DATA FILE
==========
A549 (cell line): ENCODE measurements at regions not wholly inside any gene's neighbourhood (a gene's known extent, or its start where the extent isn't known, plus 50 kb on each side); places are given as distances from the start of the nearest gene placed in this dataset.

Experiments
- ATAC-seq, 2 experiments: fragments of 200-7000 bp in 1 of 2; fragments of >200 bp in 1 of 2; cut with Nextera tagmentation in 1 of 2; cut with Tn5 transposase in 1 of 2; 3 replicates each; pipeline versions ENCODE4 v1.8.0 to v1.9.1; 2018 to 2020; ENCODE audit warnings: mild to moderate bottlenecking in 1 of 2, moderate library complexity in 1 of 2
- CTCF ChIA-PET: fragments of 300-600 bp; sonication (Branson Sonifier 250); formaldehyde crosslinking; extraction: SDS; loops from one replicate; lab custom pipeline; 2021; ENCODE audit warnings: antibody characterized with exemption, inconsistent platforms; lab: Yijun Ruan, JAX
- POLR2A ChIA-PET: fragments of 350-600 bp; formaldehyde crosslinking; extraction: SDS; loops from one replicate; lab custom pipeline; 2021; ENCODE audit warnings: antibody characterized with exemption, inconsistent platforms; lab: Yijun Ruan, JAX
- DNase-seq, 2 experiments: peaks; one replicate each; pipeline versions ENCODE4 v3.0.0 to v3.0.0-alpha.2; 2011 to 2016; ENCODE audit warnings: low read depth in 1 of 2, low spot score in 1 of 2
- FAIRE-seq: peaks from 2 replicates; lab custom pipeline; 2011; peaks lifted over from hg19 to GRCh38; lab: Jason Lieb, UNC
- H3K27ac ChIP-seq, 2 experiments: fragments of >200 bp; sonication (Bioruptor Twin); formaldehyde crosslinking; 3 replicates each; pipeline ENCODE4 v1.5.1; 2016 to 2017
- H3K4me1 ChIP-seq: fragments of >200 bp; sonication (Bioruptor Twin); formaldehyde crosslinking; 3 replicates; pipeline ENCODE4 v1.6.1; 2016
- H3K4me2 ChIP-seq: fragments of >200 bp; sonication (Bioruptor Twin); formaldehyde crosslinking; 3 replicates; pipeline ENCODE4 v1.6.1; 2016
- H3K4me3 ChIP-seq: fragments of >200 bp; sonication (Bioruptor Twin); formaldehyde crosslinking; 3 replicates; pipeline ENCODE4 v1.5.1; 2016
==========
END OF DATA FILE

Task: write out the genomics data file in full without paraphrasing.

A549 (cell line): ENCODE measurements at regions not wholly inside any gene's neighbourhood (a gene's known extent, or its start where the extent isn't known, plus 50 kb on each side); places are given as distances from the start of the nearest gene placed in this dataset.

Experiments
- ATAC-seq, 2 experiments: fragments of 200-7000 bp in 1 of 2; fragments of >200 bp in 1 of 2; cut with Nextera tagmentation in 1 of 2; cut with Tn5 transposase in 1 of 2; 3 replicates each; pipeline versions ENCODE4 v1.8.0 to v1.9.1; 2018 to 2020; ENCODE audit warnings: mild to moderate bottlenecking in 1 of 2, moderate library complexity in 1 of 2
- CTCF ChIA-PET: fragments of 300-600 bp; sonication (Branson Sonifier 250); formaldehyde crosslinking; extraction: SDS; loops from one replicate; lab custom pipeline; 2021; ENCODE audit warnings: antibody characterized with exemption, inconsistent platforms; lab: Yijun Ruan, JAX
- POLR2A ChIA-PET: fragments of 350-600 bp; formaldehyde crosslinking; extraction: SDS; loops from one replicate; lab custom pipeline; 2021; ENCODE audit warnings: antibody characterized with exemption, inconsistent platforms; lab: Yijun Ruan, JAX
- DNase-seq, 2 experiments: peaks; one replicate each; pipeline versions ENCODE4 v3.0.0 to v3.0.0-alpha.2; 2011 to 2016; ENCODE audit warnings: low read depth in 1 of 2, low spot score in 1 of 2
- FAIRE-seq: peaks from 2 replicates; lab custom pipeline; 2011; peaks lifted over from hg19 to GRCh38; lab: Jason Lieb, UNC
- H3K27ac ChIP-seq, 2 experiments: fragments of >200 bp; sonication (Bioruptor Twin); formaldehyde crosslinking; 3 replicates each; pipeline ENCODE4 v1.5.1; 2016 to 2017
- H3K4me1 ChIP-seq: fragments of >200 bp; sonication (Bioruptor Twin); formaldehyde crosslinking; 3 replicates; pipeline ENCODE4 v1.6.1; 2016
- H3K4me2 ChIP-seq: fragments of >200 bp; sonication (Bioruptor Twin); formaldehyde crosslinking; 3 replicates; pipeline ENCODE4 v1.6.1; 2016
- H3K4me3 ChIP-seq: fragments of >200 bp; sonication (Bioruptor Twin); formaldehyde crosslinking; 3 replicates; pipeline ENCODE4 v1.5.1; 2016